SEAL: Are there any downsides at all?

MCBAIN: Obviously, every mining project goes through an environmental impact statement, goes through all of the regulatory processes already. We're not looking to circumvent that. This is about making sure that there is an investment pathway for some of those critical mineral projects to get off the ground. There are no loopholes here. There is still a process that those projects go through, but it's another investment that we are making in value added products here in Australia. We don't want to send things offshore that aren't value added to. We know that the production of our critical minerals is really important here and across the world. The announcement made in the United States is on the back of their Inflation Reduction Act, and we want to make sure that Australia is considered a key partner to the United States in transforming our economies to renewable energy superpowers.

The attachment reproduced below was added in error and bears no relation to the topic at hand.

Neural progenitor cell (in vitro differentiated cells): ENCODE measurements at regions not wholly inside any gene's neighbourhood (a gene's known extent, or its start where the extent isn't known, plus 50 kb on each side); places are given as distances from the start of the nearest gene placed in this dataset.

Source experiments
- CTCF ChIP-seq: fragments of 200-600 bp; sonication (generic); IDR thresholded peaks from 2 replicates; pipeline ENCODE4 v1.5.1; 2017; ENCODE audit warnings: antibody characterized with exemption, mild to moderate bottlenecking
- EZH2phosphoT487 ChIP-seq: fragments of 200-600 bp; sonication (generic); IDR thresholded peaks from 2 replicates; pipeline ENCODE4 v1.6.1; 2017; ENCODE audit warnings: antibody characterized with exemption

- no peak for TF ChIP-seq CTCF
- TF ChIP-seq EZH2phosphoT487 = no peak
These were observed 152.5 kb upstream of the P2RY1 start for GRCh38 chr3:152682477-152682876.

SEAL: And what will it mean for jobs as well?

MCBAIN: Any new mining projects come with a spade of jobs, especially in our regional communities. We look forward to working with those companies on those projects across the country. Most importantly, we look forward to adding more jobs to our economy. Since we came to Government, we've added over 561,000 new jobs to our economy, the most of any Government in history. We look forward to backing the companies and the communities who are after these projects in their backyards.